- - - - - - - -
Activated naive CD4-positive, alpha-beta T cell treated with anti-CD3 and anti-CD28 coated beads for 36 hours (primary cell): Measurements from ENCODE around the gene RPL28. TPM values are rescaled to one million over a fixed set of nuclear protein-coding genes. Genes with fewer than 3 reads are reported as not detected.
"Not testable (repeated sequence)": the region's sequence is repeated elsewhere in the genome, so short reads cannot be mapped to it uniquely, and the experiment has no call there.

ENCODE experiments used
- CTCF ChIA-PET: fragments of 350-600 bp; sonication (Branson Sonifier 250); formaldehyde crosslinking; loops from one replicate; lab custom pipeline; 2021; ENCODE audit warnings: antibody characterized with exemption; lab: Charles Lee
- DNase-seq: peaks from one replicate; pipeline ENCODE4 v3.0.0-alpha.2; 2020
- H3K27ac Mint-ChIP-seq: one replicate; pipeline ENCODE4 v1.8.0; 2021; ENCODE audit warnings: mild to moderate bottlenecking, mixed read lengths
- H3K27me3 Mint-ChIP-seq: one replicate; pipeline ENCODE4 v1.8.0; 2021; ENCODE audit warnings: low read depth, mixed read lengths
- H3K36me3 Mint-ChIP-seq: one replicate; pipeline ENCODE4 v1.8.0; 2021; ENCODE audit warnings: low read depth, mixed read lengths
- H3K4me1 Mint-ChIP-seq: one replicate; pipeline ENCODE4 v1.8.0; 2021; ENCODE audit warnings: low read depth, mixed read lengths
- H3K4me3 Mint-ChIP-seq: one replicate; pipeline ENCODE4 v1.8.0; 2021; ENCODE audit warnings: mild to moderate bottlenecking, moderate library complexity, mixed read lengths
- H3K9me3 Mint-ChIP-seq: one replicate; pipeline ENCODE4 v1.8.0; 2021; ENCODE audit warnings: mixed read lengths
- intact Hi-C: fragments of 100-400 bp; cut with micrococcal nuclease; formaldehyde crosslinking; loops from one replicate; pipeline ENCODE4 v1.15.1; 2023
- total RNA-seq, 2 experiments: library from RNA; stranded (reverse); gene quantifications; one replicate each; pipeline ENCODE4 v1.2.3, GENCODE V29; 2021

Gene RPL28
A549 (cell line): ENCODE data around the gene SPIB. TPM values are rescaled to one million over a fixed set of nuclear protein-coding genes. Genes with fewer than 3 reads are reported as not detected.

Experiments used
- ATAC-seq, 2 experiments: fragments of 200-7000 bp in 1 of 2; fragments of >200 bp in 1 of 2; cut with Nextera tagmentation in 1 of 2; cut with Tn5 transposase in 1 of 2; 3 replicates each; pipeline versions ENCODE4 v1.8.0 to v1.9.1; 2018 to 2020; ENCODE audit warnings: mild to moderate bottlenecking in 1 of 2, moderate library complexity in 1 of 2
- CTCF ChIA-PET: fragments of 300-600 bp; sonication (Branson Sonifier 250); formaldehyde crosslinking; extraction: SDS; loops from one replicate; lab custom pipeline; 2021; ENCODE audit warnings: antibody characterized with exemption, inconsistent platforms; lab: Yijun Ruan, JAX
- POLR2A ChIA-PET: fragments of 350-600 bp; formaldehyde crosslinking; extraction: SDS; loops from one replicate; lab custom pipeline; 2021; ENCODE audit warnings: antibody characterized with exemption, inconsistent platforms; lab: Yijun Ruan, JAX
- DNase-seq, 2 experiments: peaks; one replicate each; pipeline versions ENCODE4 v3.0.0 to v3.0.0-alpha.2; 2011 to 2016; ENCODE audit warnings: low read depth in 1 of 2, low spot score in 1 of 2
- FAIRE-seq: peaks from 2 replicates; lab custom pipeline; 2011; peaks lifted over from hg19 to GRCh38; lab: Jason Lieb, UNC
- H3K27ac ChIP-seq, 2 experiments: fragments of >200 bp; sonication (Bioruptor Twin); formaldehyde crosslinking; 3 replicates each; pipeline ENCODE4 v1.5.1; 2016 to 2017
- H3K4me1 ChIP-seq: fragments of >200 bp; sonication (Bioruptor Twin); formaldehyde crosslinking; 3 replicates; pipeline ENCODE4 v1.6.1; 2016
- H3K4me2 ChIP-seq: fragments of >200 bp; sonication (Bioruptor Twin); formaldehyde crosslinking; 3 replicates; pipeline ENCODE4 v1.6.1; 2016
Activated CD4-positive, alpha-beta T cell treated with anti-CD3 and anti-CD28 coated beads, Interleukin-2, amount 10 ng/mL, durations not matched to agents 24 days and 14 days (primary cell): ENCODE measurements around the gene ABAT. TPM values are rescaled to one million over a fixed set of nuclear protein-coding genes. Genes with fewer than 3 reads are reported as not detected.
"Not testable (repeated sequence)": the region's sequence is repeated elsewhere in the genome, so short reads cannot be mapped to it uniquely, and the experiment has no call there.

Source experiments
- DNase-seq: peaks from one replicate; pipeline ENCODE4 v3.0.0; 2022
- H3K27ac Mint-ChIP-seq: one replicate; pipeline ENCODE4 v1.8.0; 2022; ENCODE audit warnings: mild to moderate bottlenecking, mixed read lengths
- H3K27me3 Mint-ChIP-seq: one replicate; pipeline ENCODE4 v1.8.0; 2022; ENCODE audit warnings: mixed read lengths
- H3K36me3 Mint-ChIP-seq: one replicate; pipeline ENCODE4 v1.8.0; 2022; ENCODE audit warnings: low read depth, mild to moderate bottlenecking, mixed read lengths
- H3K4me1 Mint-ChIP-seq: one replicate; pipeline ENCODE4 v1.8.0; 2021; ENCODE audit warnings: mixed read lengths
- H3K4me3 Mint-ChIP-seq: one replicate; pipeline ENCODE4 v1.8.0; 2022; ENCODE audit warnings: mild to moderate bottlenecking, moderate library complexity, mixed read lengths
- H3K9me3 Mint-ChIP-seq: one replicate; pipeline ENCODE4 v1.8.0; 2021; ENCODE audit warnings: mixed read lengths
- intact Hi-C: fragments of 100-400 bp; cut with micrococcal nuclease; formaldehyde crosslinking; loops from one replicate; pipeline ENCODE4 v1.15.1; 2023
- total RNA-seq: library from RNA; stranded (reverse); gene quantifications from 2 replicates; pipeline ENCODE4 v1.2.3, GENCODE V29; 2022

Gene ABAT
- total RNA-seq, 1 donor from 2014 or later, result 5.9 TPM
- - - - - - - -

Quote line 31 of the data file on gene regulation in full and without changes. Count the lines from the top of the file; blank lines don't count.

- H3K36me3 Mint-ChIP-seq: one replicate; pipeline ENCODE4 v1.8.0; 2022; ENCODE audit warnings: low read depth, mild to moderate bottlenecking, mixed read lengths